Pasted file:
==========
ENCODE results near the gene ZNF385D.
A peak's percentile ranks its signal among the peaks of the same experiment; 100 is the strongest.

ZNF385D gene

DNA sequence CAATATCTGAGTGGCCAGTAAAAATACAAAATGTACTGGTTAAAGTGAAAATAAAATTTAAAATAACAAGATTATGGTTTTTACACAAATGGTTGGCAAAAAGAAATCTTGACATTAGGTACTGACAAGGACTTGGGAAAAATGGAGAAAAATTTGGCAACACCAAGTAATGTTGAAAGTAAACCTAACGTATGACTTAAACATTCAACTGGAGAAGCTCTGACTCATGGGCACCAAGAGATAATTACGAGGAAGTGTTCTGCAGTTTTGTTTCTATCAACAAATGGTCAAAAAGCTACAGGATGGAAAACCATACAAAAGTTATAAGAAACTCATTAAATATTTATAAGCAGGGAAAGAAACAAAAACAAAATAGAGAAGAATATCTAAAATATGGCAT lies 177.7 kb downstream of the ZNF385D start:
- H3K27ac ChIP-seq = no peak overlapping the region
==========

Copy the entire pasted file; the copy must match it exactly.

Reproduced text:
ENCODE results near the gene ZNF385D.
A peak's percentile ranks its signal among the peaks of the same experiment; 100 is the strongest.

ZNF385D gene

DNA sequence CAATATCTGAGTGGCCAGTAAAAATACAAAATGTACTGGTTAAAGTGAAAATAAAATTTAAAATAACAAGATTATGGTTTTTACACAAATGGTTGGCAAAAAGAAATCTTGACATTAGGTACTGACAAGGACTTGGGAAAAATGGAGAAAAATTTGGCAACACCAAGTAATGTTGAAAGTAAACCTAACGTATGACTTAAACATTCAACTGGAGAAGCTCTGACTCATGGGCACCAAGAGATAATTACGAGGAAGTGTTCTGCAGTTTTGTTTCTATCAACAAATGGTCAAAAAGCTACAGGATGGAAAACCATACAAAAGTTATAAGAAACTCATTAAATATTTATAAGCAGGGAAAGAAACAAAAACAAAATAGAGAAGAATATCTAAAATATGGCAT lies 177.7 kb downstream of the ZNF385D start:
- H3K27ac ChIP-seq = no peak overlapping the region